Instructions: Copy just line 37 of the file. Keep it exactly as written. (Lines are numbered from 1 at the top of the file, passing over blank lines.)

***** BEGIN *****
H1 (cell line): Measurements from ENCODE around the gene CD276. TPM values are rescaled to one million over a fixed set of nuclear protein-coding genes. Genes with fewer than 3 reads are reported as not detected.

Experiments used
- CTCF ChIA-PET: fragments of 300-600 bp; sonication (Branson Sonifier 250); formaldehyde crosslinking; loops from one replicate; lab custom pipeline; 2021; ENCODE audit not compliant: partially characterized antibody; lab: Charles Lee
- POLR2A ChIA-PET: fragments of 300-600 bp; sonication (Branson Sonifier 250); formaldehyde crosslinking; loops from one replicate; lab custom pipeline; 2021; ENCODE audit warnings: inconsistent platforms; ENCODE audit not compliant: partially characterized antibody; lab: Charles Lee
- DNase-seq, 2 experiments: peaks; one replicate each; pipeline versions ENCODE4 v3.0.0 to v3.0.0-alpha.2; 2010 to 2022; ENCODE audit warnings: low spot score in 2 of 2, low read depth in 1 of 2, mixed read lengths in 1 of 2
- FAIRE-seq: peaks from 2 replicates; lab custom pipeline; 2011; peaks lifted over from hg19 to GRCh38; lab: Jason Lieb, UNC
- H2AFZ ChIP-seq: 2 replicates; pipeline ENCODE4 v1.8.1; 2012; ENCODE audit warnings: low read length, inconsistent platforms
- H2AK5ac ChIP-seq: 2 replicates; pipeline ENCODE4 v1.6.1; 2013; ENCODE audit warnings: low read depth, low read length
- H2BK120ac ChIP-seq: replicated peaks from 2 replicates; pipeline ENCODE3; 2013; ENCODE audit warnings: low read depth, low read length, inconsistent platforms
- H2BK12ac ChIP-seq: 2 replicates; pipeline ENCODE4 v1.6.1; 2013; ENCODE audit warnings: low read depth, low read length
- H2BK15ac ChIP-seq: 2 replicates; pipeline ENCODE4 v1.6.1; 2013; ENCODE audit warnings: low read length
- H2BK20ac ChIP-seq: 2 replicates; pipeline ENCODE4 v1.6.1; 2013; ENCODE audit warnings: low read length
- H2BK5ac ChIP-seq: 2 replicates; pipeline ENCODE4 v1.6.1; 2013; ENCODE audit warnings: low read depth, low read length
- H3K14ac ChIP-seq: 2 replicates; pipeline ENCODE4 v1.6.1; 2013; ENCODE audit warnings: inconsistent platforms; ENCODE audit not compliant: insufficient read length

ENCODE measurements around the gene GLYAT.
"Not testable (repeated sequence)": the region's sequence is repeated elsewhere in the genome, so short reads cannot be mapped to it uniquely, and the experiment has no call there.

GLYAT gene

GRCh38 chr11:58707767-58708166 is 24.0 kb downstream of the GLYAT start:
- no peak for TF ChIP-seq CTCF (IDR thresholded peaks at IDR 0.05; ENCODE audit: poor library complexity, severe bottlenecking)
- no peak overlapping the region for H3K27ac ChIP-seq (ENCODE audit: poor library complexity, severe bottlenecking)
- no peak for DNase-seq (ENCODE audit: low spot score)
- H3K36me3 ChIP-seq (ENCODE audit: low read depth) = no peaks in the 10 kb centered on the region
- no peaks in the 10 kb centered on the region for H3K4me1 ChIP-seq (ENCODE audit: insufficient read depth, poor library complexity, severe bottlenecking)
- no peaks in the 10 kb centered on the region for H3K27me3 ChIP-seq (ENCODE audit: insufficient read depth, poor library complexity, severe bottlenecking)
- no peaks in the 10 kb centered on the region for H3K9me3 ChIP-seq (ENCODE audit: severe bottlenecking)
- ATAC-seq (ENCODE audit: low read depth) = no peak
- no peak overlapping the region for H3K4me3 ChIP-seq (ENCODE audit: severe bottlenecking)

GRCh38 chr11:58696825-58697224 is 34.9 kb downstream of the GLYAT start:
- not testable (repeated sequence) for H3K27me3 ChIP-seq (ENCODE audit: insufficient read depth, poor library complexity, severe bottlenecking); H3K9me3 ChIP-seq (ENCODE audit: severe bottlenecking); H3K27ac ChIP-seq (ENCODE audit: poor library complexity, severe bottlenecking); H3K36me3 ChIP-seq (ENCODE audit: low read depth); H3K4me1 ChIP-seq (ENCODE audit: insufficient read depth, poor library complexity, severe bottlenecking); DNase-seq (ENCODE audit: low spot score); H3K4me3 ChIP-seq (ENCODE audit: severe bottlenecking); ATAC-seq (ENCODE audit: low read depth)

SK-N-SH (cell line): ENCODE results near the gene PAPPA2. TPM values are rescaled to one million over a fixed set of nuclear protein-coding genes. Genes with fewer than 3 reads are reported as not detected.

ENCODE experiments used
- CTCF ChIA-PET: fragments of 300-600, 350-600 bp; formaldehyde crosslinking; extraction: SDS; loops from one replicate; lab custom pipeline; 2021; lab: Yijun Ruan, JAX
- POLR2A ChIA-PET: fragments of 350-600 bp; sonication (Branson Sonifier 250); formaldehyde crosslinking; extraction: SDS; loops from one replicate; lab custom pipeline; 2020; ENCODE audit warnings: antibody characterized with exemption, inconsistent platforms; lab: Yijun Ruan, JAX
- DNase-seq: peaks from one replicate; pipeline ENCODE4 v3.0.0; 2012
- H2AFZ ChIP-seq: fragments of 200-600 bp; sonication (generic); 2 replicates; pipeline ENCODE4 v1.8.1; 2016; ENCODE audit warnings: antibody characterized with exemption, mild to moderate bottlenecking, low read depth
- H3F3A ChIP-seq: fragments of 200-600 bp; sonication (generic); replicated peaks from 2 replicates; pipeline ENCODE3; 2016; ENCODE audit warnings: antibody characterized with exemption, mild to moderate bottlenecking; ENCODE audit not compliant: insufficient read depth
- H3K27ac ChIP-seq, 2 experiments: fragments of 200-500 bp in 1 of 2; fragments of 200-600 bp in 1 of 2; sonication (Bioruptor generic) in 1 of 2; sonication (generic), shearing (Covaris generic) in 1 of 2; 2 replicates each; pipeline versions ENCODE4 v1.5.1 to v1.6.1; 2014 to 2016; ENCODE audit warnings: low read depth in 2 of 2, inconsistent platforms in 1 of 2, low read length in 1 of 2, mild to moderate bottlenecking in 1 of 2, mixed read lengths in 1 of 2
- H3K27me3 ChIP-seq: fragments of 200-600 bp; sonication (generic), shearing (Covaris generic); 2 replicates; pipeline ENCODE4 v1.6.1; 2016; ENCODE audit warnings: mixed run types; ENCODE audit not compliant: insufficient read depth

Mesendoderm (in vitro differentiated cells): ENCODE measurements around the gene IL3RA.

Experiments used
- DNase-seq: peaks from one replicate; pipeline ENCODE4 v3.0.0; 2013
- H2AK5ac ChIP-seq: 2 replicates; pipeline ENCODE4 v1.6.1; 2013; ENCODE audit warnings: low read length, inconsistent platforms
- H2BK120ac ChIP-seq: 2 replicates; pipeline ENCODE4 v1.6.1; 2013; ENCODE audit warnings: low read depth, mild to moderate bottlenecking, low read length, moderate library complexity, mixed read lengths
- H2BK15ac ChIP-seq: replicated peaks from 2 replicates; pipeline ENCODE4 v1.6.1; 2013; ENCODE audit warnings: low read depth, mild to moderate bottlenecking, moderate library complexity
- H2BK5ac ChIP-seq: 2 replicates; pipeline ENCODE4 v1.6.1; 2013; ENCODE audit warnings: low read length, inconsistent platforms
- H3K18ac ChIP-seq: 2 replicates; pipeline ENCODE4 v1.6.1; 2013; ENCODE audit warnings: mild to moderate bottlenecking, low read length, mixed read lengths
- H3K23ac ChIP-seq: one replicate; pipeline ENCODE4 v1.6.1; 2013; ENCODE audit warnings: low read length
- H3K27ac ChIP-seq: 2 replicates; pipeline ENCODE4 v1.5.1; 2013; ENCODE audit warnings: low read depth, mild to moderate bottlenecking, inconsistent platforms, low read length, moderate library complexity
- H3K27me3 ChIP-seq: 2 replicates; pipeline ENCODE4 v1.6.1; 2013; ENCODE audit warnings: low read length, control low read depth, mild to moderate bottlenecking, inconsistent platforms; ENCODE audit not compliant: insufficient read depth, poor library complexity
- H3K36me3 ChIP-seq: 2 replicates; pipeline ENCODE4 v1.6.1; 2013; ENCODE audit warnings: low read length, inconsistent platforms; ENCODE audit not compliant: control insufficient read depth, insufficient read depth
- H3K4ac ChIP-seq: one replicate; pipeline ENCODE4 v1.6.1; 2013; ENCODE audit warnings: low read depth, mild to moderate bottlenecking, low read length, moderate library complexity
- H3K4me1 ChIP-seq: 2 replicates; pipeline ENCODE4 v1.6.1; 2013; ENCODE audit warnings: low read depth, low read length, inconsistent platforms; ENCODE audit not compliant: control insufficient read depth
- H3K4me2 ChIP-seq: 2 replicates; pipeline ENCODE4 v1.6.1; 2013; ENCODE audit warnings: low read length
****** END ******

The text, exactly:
- H3K27ac ChIP-seq, 2 experiments: fragments of 200-500 bp in 1 of 2; fragments of 200-600 bp in 1 of 2; sonication (Bioruptor generic) in 1 of 2; sonication (generic), shearing (Covaris generic) in 1 of 2; 2 replicates each; pipeline versions ENCODE4 v1.5.1 to v1.6.1; 2014 to 2016; ENCODE audit warnings: low read depth in 2 of 2, inconsistent platforms in 1 of 2, low read length in 1 of 2, mild to moderate bottlenecking in 1 of 2, mixed read lengths in 1 of 2